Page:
Ok, here we go! I like to always think one season ahead. When folks are planting spring, I’m thinking summer. Right now some are getting ready for a fall garden, I’m thinking winter. Of course, there’s many gardeners around who will be content with letting the fall season end their gardens until next spring. They’ve worked hard-well, they’re still working hard. The weeding has become part of the regular weekend choirs for them or their kids. By Labor day weekend they’ve had it. Too much work, too much time to keep up with it, and now it’ll be time to pull it up and let it rest for the winter.
There’s certainly nothing wrong with this. I’ve got neighbors who only have and want a summer garden. They might let it go as far into the fall as they can to enjoy the remaining tomatoes and letting the squash ripen a little more.
But since a square foot garden is 90% less work than a traditional row garden, I’ve got a bundle of energy left to go all fall and into the winter. In fact, I think fall and winter are one of the most rewarding of all the growing seasons. I think it’s a good idea-for those wanting a good fall garden or even a winter garden-to begin planning now.
For example, I know I’ll need about 200 carrots to take me through the winter. One of our famous and family favorites-carrot au gratin-requires lots of them. We’ve made it with store bought carrots and they were so tasteless nobody ate them. I’ve got to have my carrots ready by November 14th, when the daylight hours go below 10 hours a day. I’ll just be sure to choose a variety(and I’ve got my favorites)that grow in 60-80 days which will take my timing to about mid-October. Perfect. If you get caught and haven’t given yourself enough time to grow winter carrots, try Minicor. They’re ready in about 60 days and can be harvested at any stage with good flavor.
The thing about winter carrots is their sweetness. You can pull your carrots out of the ground before the hard frost arrives and store them in the right conditions to take you through the winter. But they don’t have the same flavor as carrots left outside with roots in the soil. All the carrot starches turn to sugar as a protective mechanism when cold weather arrives, which is the reason winter carrots are so much sweeter than any other time of the season. As it turns out being in our cold climate of zone 6B gives us advantages that the warmer climates can’t match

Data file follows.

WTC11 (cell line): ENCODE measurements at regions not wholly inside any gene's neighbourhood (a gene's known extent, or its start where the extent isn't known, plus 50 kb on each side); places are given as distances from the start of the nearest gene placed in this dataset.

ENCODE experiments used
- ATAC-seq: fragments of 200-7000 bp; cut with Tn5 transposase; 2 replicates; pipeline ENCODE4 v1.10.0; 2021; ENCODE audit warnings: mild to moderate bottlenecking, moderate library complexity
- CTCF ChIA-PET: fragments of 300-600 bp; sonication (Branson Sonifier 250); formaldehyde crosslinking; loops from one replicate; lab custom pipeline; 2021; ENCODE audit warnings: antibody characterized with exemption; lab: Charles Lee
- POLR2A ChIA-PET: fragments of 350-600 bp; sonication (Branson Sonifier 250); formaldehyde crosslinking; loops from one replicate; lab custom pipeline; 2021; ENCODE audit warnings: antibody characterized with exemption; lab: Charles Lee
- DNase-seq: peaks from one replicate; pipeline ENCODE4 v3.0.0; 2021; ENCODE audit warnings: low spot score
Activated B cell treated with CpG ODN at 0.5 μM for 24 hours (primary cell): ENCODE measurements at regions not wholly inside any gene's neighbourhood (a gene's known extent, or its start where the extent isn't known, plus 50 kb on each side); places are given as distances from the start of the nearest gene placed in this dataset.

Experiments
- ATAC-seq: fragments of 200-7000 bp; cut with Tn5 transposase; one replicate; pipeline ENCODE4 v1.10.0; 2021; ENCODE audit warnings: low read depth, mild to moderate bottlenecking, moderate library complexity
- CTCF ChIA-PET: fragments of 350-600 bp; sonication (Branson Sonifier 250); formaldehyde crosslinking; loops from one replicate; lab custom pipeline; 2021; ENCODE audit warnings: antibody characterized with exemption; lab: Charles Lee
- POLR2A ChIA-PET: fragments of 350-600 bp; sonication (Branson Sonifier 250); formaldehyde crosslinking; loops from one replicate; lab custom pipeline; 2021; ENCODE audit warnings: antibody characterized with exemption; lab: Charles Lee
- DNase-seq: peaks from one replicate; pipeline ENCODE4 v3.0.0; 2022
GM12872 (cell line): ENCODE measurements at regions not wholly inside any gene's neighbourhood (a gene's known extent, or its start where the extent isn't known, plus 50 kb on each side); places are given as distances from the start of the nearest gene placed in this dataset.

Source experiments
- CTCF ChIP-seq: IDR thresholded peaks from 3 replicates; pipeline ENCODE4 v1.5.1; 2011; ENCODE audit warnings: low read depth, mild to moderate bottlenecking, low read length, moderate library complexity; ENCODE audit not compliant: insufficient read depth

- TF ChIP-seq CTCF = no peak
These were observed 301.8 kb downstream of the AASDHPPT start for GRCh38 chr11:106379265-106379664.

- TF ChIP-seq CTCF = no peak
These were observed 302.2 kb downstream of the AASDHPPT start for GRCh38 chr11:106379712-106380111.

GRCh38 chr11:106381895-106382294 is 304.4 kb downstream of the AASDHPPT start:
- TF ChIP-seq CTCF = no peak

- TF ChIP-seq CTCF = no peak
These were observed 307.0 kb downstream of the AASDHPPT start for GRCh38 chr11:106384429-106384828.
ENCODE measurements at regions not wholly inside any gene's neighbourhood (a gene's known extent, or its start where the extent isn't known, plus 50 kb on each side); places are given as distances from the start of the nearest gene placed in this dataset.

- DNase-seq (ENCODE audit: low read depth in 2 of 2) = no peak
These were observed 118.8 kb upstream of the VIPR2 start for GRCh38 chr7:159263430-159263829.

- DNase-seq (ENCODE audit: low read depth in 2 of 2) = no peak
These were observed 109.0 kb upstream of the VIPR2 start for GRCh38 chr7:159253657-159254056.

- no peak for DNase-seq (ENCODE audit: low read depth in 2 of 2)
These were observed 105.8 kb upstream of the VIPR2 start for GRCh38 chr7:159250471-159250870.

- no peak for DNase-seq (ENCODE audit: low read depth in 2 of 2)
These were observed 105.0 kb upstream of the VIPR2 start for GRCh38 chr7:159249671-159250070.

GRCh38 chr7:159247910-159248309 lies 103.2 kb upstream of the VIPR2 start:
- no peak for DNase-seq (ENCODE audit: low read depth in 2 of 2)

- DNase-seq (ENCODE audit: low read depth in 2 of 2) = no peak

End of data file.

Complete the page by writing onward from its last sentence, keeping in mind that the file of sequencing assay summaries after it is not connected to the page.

I’ve always grown Marketmore 76 cucumbers and they’ve been good. The taste is, well, exactly like any other cucumber, and the yield has been reliable too. But this year I decided to try something new, and I’m glad I did. This variety of cucumber is from Germany. It’s called Iznik and I found them at Cooks Garden. I’ve been very impressed so far. The yield has been good, but the taste!
As I’ve delivered these to the small group of folks that I grow for you can see the surprise on their faces when I tell them about this cuke. Originating from Germany is a pretty neat thing, but they look like a small, gourmet type of cucumber if you can imagine that. I’ve heard of gourmet carrots and other things but never cucumbers. They taste best when only about 4 or 5 inches long are and sold as a container variety. Since I’ve always grown cukes vertically and I knew these would vine, I decided to continue growing them like I always have.
They are very fresh and crisp tasting-much more so than the Marketmore variety. The other desirable thing about them is their very thin skin. I’ve had many cucumbers that are to chewy because of their outer skins. It almost gets in the way of the taste. Or, you get a mouthful of seeds. Not so with Iznik. These are really, really tasty. For zone 6 or less it’s too late for growing this year, but buy some for next year. For you other gardeners who don’t have weather to worry about, you should get some now. You won’t be disappointed
With some advanced planning you can have delicious scallions to go along with your other salad greens. Scallions, or green onions, that have been just pulled, like everything else, have an exceptional taste compared to what you’re used to from the store.